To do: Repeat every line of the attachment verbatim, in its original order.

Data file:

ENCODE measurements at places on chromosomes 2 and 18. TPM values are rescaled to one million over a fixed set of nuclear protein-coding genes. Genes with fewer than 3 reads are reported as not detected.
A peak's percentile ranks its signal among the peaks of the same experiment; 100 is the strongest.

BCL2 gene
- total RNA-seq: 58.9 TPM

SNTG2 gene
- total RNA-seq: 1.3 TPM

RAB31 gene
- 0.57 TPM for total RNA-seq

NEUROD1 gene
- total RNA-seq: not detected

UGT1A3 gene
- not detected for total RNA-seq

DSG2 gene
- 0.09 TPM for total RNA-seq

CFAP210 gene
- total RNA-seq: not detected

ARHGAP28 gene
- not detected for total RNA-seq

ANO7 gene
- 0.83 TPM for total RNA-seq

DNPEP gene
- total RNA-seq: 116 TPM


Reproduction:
ENCODE measurements at places on chromosomes 2 and 18. TPM values are rescaled to one million over a fixed set of nuclear protein-coding genes. Genes with fewer than 3 reads are reported as not detected.
A peak's percentile ranks its signal among the peaks of the same experiment; 100 is the strongest.

BCL2 gene
- total RNA-seq: 58.9 TPM

SNTG2 gene
- total RNA-seq: 1.3 TPM

RAB31 gene
- 0.57 TPM for total RNA-seq

NEUROD1 gene
- total RNA-seq: not detected

UGT1A3 gene
- not detected for total RNA-seq

DSG2 gene
- 0.09 TPM for total RNA-seq

CFAP210 gene
- total RNA-seq: not detected

ARHGAP28 gene
- not detected for total RNA-seq

ANO7 gene
- 0.83 TPM for total RNA-seq

DNPEP gene
- total RNA-seq: 116 TPM